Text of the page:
Coccus polonicus, Linnaeus, 1758

Williams, D. J. & Z. - Q, 2007, Carl Linnaeus and his scale insects (Hemiptera: Coccoidea) *, Zootaxa 1668 (1), pp. 427-490: 450-452

publication ID 10.11646/zootaxa.1668.1.23

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Coccus polonicus


Coccus polonicus  (Family Margarodidae  ) [now known as Porphyrophora polonica  (L)]

( Figure 6View FIGURE 6)


Adult female in life, broadly oval, sometimes attaining a length of 7 mm but usually shorter, often 2–4 mm wide. Colour red to violet.

Slide-mounted specimens of adult female, broadly oval, membranous, posterior end of abdomen rounded. Antennae 230–300 µm long, in specimens studied, others recorded as long as 350 µm, with 7–9 segments, gently tapering, most segments wider than long, apical segment about same width as previous segment, rounded, with flagellate setae 90–170 µm long, and fleshy setae 20–30 µm long, accompanied by a few minute sensory setae; placodeum situated on segment 6 in available specimens, apparently sometimes present on segment 4. Legs well developed; forelegs much expanded, trochanter + femur 380–400 µm long, 300–320 µm wide, almost triangular, tibia about 60 µm long, 70 µm wide, tarsus about 70–90 µm long; all segments with short setae except for long setae on coxa and on inner edge of tarsus; trochanter with 10–18 campaniform sensilla. Middle and hind legs smaller. Mid legs with trochanter + femur 170–200 µm long, 120–150 µm wide, tibia 110–120 µm long, 120–150 µm wide, tarsus 70–100 µm long, 50–60 µm wide at base, tapering; short setae present except for long setae on inner edge of tarsus, trochanter with as many as 10 campaniform sensilla. Claw 140–150 µm long, slender and curved. Hind trochanter + femur 170–210 µm long, 120–160 µm wide, hind tibia 110–130 µm long, 50–60 µm wide at base, segments with short setae except for longer setae on inner edge of femur. Claw 140–150 µm long. Thoracic spiracles each about 240 µm long, 110 µm wide, with associated disc pores, each about 10 µm in diameter with about 3 or 4 inner larger loculi and 24–29 smaller outer loculi, more or less in 2 rows but more loculi reported. Perispiracular sensilla minute, numbering 3 or 4 posterior to each thoracic spiracle. Abdominal spiracles numbering 2 pairs ventrally near margins of abdominal segments I and II. Anal opening simple, situated at apex of abdomen.

Dorsal surface with long, slender hair-like setae, each about 180–225 µm long, except some about 250 µm long on anterior margin of head, and some about 300 µm long on posterior margin of abdomen; most fairly numerous across middle of segments. Minute pointed setae also present, each about 10 µm long, interspersed with long setae. Disc pores, each about 10 µm in diameter, with mostly 3 larger central loculi and about 20 smaller outer loculi, numerous and mostly associated with setal collars across all segments. Minute pores present, scattered.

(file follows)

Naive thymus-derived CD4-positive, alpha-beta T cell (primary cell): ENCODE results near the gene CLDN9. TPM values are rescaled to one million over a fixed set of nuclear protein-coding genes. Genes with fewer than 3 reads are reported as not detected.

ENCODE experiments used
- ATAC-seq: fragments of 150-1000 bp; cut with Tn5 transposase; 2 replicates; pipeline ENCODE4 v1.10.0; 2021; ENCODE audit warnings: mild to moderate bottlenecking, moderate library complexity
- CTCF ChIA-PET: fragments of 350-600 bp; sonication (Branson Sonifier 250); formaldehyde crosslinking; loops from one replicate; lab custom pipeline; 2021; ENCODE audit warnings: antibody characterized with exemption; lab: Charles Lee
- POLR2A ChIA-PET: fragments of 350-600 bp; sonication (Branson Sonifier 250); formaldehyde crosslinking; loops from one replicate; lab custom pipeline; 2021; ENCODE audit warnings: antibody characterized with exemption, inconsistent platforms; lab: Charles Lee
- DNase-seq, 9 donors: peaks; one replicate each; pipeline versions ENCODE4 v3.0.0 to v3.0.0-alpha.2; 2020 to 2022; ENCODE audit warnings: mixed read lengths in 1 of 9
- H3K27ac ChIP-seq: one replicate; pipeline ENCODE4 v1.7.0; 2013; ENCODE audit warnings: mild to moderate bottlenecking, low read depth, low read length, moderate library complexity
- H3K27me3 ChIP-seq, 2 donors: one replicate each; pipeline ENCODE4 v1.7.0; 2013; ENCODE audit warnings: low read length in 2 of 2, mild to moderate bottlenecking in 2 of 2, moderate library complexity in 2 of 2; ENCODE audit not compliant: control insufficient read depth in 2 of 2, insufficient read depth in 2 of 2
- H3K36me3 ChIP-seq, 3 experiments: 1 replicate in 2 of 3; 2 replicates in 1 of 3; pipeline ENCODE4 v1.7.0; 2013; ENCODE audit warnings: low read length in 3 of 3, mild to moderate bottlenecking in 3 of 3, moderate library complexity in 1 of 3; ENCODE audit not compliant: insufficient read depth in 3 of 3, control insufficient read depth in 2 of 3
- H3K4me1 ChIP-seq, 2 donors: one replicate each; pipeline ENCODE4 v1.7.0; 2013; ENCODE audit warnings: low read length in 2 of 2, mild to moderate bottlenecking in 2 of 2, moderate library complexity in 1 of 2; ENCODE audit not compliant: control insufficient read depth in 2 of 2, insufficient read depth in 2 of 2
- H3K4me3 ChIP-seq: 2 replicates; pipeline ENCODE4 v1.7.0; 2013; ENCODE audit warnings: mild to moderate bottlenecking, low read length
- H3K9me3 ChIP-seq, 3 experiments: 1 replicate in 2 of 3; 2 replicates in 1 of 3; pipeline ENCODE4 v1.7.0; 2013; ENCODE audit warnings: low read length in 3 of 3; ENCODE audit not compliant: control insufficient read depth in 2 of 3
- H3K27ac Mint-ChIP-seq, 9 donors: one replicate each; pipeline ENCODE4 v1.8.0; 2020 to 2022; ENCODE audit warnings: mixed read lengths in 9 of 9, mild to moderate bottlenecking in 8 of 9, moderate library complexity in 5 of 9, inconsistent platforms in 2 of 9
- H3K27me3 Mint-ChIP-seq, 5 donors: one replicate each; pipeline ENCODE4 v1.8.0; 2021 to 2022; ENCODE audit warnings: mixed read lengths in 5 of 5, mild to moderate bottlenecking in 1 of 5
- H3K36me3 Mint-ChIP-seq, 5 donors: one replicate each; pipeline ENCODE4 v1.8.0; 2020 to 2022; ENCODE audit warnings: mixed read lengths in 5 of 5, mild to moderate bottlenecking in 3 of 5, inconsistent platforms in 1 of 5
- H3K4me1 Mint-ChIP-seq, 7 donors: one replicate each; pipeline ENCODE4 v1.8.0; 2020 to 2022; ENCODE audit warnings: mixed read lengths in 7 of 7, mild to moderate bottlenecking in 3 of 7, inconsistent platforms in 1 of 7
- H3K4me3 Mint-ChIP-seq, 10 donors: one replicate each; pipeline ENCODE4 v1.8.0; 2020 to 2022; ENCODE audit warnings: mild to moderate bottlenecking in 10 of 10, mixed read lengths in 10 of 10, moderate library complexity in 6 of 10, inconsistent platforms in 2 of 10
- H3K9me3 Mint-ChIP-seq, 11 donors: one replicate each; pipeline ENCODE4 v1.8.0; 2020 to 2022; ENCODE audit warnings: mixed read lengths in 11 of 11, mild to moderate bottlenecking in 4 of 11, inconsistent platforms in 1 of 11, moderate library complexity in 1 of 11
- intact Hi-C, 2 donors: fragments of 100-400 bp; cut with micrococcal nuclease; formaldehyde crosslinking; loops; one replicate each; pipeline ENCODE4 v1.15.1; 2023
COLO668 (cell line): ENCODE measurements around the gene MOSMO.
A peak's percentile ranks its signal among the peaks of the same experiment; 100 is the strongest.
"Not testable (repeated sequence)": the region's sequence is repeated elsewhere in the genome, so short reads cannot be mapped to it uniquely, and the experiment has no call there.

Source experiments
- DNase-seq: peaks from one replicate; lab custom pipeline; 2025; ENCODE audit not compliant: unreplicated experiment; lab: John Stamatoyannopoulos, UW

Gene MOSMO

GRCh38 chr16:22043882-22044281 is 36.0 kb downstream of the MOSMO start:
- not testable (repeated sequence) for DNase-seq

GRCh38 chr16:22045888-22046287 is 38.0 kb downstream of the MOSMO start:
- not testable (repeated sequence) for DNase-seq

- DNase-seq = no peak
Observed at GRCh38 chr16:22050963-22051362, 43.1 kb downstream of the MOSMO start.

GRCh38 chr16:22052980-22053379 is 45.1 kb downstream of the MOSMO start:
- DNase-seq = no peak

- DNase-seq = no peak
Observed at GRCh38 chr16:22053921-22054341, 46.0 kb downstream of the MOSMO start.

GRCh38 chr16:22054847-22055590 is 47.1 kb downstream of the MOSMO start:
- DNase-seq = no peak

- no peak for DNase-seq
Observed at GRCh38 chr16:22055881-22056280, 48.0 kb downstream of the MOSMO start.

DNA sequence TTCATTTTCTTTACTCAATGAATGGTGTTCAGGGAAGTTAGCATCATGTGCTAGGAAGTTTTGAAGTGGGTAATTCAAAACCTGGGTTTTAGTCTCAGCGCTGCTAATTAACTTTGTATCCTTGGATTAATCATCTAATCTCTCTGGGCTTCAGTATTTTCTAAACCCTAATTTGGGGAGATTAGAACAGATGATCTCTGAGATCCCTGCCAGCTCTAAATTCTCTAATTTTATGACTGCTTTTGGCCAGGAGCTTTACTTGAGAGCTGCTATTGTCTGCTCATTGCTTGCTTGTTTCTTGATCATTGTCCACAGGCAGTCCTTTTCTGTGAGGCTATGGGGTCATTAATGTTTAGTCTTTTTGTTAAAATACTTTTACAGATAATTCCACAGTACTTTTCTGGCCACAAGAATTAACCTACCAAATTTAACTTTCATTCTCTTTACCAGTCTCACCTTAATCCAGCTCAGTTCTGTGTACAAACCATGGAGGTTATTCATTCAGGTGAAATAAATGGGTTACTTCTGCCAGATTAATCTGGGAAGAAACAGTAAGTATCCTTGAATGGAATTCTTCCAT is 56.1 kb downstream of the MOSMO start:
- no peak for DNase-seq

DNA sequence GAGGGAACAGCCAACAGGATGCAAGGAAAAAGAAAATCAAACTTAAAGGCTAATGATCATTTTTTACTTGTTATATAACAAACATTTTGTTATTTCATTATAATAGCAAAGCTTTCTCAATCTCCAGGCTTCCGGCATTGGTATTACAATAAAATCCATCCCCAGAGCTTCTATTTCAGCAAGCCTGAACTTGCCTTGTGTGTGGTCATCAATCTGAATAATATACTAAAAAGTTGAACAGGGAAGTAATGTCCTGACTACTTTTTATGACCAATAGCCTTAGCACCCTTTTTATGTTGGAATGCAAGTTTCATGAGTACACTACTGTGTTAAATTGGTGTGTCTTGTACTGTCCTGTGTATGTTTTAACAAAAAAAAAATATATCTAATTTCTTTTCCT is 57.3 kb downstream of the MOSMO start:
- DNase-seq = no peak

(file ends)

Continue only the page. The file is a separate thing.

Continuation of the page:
Ventral surface with long and short setae similar to those on dorsum. Disc pores each about 10.0–12.5 µm in diameter, with similar loculi to those on dorsum, present mostly across middle of segments but occupying larger areas on posterior abdominal segments and numerous in vulvar region.


Coccus polonicus  is not represented in Linnaeus’ collection. Although Linnaeus (1758) included no description, he listed important references with good descriptions and illustrations of the insect, those by Breyn being particularly detailed, leaving no doubt about the identity of the insect and validating the name. The insect is one of many similar species producing so-called ground pearls which are the intermediate instars that encyst, although they nevertheless feed.

The species was first assigned to the genus Porphyrophora Brandt & Ratzeburg  as Porphyrophora polonica  (L.) by Brandt & Ratzeburg (1833) where it has remained. Although P. polonica  is a fairly widespread subterranean species in the Palaearctic Region, it is mostly noted as the Polish Cochineal Insect where it has been collected in Poland to extract a red dye (see Cardon, 2003). Linnaeus (1761) recorded the species from Sweden but Gertsson (2001) now doubts if it is still present there. There are many synonyms, host plants and descriptions and, for a complete account of these, see Ben-Dov (2005). For full descriptions see Jakubski (1965), Foldi (2005) and Vahedi & Hodgson (2007).

The accompanying illustration ( Figure 6View FIGURE 6) has been prepared from some fine specimens collected in Poland, Klucze, Pustynia , Brędowska , Śląsk Górny , on Scleranthus perennis  , 7.xii.1997 ( T. Sklarzewicz), and kindly sent by Jan Koteja  .


Tavera, Department of Geology and Geophysics